Diseases / Lifestyle / Physical / Series

Contraception: The Implant

Have you ever wondered about a time when microchips could be implanted under the skin instead of cell phones or as tracking devices? Yes, that does sound like the plot of an apocalyptic sci-fi film but when it comes to birth control, the future is here.

The contraception implant is a flexible 40mm tube that is inserted into the upper arm by a doctor and lasts for three years.  When implanted correctly it is over 99% effective. The high efficiency of this kind of contraception is as a result of the fact that it continuously releases the hormone progesterone, which is the hormone factor commonly and mistakenly missed on the pill.

Implanon Nxt, the implant brand used by the South African Health Department

Implanon Nxt, the implant brand used by the South African Health Departmeny and mistakenly missed on The Pill.

The constant release of hormones stops the release of an egg, thickens the mucus from the cervix and makes the lining of the womb thinner so that a fertilised egg cannot be supported.

Carla Kirk-Cohen, a third-year Computer Science student at Rhodes University, had opted for the implant and says, “Your doctor will give you a local anesthetic in the area where it is going to go. For those who hate needles, this is not the best. The implant comes with an applicator which is used to pierce a hole in your skin (only about 4mm wide) and then push the implant in. This doesn’t hurt as much as you’d think.”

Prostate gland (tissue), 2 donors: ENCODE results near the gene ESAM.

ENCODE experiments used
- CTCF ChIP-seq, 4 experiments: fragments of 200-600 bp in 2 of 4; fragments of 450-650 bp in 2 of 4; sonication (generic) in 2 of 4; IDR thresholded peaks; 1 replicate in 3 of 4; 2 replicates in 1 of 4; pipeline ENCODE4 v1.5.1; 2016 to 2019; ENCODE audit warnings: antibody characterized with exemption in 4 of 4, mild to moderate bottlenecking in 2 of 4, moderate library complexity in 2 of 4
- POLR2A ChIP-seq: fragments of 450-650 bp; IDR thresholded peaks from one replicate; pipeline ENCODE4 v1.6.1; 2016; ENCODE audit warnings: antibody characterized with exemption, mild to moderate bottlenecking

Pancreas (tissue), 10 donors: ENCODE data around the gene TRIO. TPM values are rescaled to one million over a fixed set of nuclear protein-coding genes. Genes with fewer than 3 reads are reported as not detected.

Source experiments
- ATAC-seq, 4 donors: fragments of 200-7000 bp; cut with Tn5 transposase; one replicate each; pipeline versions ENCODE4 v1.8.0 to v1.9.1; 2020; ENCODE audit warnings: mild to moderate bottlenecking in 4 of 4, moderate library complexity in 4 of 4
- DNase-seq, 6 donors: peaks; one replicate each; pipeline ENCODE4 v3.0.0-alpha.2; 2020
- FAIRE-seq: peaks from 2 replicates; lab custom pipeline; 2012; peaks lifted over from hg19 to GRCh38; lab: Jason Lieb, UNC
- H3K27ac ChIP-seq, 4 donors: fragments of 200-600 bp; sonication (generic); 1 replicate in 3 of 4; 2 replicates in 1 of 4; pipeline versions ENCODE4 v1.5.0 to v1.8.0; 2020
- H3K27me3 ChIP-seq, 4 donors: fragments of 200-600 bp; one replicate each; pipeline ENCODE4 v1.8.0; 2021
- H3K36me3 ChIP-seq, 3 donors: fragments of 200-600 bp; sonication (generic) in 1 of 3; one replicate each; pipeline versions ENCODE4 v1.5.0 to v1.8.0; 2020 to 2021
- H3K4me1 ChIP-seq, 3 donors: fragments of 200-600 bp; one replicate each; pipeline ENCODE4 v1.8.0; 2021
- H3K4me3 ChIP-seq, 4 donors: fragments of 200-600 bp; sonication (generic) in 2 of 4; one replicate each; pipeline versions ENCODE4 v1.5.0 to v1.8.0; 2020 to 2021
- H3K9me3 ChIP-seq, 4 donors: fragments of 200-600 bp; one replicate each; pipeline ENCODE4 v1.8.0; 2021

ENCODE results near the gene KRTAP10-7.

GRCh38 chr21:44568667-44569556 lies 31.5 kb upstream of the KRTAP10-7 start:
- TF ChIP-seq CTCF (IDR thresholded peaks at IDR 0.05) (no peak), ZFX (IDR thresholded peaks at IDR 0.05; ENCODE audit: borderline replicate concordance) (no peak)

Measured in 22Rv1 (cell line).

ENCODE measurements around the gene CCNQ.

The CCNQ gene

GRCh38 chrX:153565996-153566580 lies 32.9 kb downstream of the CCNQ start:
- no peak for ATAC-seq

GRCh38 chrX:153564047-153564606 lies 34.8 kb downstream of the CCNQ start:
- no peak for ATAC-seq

In South Africa the implant is available for free. This has been the case since February 2014. The brand of implant currently used by doctors and clinics is Implanon Nxt.

“The implant seemed like a no fuss option, and there’s no way I could forget to take it (like the pill) because it would be in my arm,” explained Kirk-Cohen. “When you’re having sex often, paying R30 a pop for three Durex condoms is not viable.”

For those who are not concerned with the transmission of STI’s the sole use of implant can be a better choice.  “I’d been on the pill before I got the implant so I knew that I preferred sex without condoms. We’d both been tested, we’re responsible and all that,” said Kirk-Cohen

The side effects of the implant are irregular bleeding, called ‘spotting’, in the beginning. This should regulate over time. This occurs as a reaction by the body to the change in hormones.

“I noticed that my skin became more prone to bad breakouts and my hair started to have problems with dryness and frizzing,” said Kirk-Cohen.

Normally such side effects go away after a year as the body gets used to the continuous addition of hormones. But, negative side-effects should always be brought to the attention of your doctor.

Coming up next week: The female condom


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